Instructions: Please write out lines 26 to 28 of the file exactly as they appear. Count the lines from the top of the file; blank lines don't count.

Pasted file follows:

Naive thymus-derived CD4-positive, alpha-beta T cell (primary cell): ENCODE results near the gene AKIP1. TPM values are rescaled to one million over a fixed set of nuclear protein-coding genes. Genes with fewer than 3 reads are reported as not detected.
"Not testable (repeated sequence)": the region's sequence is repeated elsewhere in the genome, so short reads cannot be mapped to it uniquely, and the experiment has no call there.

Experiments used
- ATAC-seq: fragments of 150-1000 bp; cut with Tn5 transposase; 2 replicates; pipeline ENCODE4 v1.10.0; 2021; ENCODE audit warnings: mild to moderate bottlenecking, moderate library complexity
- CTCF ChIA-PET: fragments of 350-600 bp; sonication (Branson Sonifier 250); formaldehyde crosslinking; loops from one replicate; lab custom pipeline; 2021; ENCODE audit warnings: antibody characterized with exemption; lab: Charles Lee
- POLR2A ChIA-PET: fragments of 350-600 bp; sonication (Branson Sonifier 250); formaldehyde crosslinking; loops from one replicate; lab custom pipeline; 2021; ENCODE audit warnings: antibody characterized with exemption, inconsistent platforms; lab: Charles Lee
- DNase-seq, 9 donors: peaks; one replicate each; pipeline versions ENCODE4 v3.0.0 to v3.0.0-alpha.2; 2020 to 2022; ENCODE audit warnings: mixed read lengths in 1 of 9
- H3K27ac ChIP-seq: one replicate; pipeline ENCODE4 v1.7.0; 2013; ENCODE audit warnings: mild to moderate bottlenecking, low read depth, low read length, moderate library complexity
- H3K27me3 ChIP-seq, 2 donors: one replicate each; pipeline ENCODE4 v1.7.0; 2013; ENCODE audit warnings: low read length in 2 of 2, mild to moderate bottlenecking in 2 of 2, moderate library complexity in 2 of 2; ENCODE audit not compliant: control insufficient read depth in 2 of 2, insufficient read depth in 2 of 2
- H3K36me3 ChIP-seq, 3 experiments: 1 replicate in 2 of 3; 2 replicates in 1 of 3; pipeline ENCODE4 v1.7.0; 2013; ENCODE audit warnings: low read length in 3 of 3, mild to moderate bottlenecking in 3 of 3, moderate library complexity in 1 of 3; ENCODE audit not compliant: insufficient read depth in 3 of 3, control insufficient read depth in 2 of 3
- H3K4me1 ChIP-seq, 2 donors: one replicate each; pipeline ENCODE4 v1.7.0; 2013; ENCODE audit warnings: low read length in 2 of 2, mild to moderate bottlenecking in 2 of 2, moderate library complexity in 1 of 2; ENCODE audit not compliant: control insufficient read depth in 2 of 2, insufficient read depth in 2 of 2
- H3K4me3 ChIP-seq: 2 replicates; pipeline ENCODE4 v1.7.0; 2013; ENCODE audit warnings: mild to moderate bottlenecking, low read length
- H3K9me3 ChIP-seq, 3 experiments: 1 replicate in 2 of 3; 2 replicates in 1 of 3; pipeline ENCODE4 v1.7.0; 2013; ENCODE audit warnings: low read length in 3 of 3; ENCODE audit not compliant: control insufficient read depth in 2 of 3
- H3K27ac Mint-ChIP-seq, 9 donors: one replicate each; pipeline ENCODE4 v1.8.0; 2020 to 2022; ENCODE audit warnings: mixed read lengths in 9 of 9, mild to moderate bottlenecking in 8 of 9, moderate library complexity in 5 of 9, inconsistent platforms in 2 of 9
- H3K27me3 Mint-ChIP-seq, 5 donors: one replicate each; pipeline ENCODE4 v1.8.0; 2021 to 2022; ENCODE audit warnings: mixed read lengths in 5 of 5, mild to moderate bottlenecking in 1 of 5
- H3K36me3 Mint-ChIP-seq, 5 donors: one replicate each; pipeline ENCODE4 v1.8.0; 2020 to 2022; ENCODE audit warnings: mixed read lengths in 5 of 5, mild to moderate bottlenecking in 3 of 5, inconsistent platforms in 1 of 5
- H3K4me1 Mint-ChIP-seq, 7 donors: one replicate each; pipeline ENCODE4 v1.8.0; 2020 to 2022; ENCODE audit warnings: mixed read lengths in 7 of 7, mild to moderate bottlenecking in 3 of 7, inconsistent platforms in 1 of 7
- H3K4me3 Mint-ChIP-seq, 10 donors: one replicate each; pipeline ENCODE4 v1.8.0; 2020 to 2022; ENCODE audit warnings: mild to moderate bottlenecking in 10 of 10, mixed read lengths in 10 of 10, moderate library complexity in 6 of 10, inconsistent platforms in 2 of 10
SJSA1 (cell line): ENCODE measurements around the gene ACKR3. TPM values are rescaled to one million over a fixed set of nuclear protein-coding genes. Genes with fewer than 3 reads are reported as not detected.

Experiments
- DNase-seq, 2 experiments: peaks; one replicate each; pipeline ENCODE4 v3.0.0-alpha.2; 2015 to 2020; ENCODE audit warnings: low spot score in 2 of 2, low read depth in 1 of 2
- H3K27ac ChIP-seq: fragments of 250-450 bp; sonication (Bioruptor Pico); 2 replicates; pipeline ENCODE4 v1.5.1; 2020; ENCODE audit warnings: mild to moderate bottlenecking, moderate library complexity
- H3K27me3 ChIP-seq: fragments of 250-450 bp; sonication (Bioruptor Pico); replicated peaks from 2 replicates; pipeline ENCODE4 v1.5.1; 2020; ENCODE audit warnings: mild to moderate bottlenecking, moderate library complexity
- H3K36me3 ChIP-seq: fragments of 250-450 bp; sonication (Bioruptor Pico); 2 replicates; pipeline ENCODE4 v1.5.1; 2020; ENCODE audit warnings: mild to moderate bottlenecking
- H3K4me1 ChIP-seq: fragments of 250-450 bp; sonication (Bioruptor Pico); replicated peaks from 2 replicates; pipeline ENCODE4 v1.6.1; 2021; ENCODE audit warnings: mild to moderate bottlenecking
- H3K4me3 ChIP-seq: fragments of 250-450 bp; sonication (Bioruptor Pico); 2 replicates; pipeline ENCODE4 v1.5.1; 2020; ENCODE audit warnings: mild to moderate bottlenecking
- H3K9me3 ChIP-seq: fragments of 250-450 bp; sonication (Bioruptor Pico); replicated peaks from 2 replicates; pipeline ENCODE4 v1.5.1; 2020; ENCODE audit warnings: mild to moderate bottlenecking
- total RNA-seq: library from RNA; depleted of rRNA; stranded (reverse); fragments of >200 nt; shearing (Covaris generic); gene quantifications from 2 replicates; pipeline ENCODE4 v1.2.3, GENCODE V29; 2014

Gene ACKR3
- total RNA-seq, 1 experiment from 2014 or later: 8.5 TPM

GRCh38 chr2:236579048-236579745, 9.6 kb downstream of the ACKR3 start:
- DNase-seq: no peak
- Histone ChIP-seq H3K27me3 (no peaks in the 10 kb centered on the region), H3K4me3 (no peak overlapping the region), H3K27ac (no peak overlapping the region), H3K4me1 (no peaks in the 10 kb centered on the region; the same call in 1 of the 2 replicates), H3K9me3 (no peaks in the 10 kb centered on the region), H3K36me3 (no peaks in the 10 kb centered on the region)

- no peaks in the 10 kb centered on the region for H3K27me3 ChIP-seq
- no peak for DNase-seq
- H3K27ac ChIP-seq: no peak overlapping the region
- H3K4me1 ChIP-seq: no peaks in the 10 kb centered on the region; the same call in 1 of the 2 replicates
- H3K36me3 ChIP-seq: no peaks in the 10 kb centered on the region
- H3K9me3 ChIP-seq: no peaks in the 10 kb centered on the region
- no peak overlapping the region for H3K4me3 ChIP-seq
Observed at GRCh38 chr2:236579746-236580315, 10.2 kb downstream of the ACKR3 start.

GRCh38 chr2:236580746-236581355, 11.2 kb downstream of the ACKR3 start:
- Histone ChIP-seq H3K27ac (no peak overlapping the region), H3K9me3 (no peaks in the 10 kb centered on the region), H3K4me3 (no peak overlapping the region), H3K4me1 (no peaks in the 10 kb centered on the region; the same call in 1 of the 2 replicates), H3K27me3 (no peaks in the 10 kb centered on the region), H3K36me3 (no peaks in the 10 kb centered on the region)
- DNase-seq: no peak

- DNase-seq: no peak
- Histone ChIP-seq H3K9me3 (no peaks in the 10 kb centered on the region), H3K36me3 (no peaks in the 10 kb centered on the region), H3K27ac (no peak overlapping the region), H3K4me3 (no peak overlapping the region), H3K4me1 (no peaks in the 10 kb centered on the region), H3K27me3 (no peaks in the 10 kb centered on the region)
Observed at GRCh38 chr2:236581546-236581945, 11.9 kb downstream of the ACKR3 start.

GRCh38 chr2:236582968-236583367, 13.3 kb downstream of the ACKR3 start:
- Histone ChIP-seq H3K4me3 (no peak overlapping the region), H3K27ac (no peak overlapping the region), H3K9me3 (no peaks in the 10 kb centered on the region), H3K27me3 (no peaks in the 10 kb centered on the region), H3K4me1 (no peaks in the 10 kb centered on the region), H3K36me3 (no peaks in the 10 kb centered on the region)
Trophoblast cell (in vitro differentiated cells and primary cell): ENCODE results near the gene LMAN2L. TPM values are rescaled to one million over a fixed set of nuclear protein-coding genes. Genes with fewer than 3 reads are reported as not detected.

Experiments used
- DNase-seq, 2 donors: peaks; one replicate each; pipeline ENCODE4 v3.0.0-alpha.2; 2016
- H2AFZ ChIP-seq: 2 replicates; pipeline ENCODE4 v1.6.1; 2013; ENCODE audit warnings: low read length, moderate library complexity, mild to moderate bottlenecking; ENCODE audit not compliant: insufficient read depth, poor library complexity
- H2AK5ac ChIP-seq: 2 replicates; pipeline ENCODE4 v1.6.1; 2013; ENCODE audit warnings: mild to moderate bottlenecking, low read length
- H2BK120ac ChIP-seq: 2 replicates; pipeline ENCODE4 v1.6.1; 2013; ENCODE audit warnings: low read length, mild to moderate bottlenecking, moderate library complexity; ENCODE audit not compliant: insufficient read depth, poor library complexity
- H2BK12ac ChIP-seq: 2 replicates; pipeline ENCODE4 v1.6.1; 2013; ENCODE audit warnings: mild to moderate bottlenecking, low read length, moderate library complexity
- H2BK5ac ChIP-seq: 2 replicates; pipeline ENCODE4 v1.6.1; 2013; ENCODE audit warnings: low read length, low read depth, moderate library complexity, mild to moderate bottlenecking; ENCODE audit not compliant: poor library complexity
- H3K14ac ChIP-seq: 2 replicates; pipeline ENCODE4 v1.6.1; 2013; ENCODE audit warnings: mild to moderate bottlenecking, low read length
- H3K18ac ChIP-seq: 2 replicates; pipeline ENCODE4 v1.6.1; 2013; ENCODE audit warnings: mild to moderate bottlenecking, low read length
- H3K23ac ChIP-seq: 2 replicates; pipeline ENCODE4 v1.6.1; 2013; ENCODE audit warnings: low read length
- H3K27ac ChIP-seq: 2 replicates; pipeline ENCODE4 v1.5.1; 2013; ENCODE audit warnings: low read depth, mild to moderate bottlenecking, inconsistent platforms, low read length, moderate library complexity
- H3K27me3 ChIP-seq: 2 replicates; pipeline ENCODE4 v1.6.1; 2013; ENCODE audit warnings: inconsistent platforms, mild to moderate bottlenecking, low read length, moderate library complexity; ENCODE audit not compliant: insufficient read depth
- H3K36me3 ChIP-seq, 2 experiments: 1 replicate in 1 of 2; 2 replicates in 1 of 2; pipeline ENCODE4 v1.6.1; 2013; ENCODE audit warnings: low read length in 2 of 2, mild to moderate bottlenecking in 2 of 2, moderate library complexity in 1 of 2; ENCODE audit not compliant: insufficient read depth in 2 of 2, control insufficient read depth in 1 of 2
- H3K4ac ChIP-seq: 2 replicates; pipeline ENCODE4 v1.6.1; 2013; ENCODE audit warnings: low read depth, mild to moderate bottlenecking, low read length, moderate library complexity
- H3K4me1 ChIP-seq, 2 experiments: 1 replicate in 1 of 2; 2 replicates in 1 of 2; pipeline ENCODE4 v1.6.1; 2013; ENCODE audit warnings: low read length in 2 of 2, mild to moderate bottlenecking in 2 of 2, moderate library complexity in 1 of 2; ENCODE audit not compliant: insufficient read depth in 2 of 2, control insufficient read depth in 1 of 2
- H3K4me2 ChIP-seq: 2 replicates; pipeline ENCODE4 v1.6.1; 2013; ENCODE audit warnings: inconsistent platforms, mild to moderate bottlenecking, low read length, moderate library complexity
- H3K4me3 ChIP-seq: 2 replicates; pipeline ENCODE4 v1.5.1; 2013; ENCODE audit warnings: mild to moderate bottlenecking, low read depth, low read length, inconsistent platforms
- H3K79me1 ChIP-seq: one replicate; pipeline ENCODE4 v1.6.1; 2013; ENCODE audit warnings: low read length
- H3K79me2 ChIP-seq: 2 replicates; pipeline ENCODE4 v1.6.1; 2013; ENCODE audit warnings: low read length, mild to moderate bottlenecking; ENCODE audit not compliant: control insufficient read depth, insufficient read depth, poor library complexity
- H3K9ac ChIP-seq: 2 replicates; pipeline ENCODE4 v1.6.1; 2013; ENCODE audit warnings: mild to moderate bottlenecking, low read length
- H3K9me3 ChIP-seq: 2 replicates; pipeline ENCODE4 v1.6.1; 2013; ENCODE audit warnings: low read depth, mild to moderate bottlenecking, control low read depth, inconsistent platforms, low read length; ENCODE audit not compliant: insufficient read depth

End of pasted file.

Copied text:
- H3K4me3 ChIP-seq: fragments of 250-450 bp; sonication (Bioruptor Pico); 2 replicates; pipeline ENCODE4 v1.5.1; 2020; ENCODE audit warnings: mild to moderate bottlenecking
- H3K9me3 ChIP-seq: fragments of 250-450 bp; sonication (Bioruptor Pico); replicated peaks from 2 replicates; pipeline ENCODE4 v1.5.1; 2020; ENCODE audit warnings: mild to moderate bottlenecking
- total RNA-seq: library from RNA; depleted of rRNA; stranded (reverse); fragments of >200 nt; shearing (Covaris generic); gene quantifications from 2 replicates; pipeline ENCODE4 v1.2.3, GENCODE V29; 2014